It’s easy to find a beach in Florida. It’s harder to find a hidden beach, a beach where you experience a sense of discovery and delicious isolation.
Once upon a time, South Florida was full of hidden beaches. But then we moved here – millions and millions of us.
So now it takes some effort to find a wild, secret, uncrowded beach in South Florida.
Over many years, I’ve found six special hidden beaches in South Florida, and as I walked the sands at each one, I admit, I have been tempted to keep the discovery to myself. (So don’t tell anyone about these, OK? )
Three of these beaches are an adventure to reach (they can only be accessed by boat or by wading across a lagoon); three are county or city parks and thus not known outside the region. All are that rare thing in South Florida: A wild place that hasn’t been spoiled.
Beaches that are hidden because you can only reach them by boat
The most remote and hardest to reach of these beaches in Cayo Costa, and yet all it takes is an hour boat ride. Cayo Costa State Park near Pine Island is not only the most remote of these hidden beaches, it’s also the most expansive. There are more than nine miles of beach and the sand is laden with shells and dotted with bleached drift wood. There’s no disputing it: It’s unforgettably gorgeous.
You can explore Cayo Costa on a day trip or stay overnight. There’s boat service from several locations. You can take a Tropic Star ferry from Bokelia, a small town on Pine Island, which is west of Cape Coral and Fort Myers. (Fares are $35 for daytrippers and $50 for campers.) There’s also the Island Star ferry run by King Fisher Fleet out of Punta Gorda. The King Fisher docks are a few minutes off I-75 and offer free parking. The day trip gives you three hours on the island; tickets are $35 (campers are $10 more).
Cayo Costa is remote and wild: No snack bars, no diversions, just beach, nature and you. You can camp on Cayo Costa or stay in a tiny rustic cabin without electricity or running water. Evenings on the heavily wooded island are magical, although in summer that magic is likely to include lots of mosquitoes and no see ums. November to April nights are highly sought after, so book ahead on ReserveAmerica. Here’s a look at the Cayo Costa experience.
Highly experienced kayakers can paddle to Cayo Costa, but it’s a long way over open water and is generally recommended only for those camping on the island, who don’t have to make a round-trip in one day. Here are some resources on kayaking to Cayo Costa from the Calusa Blueway site.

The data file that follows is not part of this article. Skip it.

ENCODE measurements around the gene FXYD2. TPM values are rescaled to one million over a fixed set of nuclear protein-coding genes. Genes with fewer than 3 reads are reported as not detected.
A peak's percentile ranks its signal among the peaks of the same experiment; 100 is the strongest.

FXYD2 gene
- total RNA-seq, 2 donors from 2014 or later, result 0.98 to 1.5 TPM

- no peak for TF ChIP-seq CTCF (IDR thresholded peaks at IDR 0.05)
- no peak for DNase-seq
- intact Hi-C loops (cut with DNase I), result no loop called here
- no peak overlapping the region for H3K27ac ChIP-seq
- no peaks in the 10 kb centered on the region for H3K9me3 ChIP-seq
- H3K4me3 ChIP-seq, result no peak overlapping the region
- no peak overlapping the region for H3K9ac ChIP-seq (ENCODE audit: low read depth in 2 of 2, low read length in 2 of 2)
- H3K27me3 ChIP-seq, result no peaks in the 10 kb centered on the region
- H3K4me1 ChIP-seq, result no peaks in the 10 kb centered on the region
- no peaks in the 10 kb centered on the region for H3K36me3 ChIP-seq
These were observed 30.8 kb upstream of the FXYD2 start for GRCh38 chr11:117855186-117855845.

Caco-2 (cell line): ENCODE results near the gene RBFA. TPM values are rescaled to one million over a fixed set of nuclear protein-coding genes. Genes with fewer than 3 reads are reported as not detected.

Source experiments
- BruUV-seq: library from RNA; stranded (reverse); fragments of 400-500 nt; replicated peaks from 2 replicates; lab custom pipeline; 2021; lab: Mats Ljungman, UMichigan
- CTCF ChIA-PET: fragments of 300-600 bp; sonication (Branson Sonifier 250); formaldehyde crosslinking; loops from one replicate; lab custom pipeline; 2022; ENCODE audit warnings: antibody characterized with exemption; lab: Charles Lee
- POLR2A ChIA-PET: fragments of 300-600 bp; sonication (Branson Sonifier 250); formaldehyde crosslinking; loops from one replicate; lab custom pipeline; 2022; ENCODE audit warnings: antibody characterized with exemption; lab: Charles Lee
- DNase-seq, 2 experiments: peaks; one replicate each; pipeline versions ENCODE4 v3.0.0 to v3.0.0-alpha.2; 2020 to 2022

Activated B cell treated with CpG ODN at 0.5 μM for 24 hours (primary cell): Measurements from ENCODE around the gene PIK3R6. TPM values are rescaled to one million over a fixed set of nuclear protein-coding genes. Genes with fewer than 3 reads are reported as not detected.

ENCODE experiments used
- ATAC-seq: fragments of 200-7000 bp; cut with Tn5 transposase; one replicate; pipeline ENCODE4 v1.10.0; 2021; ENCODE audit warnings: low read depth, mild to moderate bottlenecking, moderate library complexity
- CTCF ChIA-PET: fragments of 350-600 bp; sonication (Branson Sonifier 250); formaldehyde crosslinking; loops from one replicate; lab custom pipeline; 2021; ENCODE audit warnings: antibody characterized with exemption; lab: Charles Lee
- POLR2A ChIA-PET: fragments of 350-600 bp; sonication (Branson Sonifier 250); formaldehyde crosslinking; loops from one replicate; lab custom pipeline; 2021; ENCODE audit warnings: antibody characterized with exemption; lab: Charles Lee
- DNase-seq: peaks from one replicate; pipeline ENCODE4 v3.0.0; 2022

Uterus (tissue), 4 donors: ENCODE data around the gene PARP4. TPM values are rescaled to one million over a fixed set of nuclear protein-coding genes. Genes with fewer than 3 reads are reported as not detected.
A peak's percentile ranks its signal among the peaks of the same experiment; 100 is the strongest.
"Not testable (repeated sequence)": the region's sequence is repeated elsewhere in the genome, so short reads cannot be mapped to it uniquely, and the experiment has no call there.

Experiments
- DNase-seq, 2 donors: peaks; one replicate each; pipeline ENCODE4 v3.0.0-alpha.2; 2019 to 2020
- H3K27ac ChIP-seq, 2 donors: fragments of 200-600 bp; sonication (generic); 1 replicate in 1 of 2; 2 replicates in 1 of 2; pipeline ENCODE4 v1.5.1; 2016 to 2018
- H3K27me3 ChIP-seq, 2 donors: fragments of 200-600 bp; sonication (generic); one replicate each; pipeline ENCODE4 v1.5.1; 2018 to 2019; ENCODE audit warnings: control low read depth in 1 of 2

St. Lucie Inlet Preserve State Park
St. Lucie Inlet is also on a barrier island, this one on the Atlantic coast, but it’s a lot easier to reach. To find St. Lucie Inlet Preserve State Park in Stuart, you do have to paddle a kayak or arrive by boat, but it’s only a third of a mile across the Intracoastal. (Want more paddling? There is a great kayak trail on and around the island.)
The beach, though, is the reward. From the Intracoastal, a shaded boardwalk crosses the island and opens to a wide, wild and pristine beach that goes on and on. The state park’s beach is 2.7 miles long, but the southern boundary is with Hobe Sound National Wildlife Refuge, and thus the beach actually continues uninterrupted for more than five miles total. Because it’s hard to reach, this is a beach where you’re likely to find a section you don’t have to share with anyone.
Rangers will zip you across the island on a golf cart if you have beach gear and near the beach is a large covered picnic pavilion and restrooms.
Beaches that are hidden because they are little known county parks
We only discovered Collier County’s delightful Clam Pass Park in Naples because we were staying at the Naples Grande Beach Resort, for which this is the hotel beach. Though it’s little known, Clam Pass Park is public with a parking lot ($8) and a tram that crosses a boardwalk through a mangrove swamp.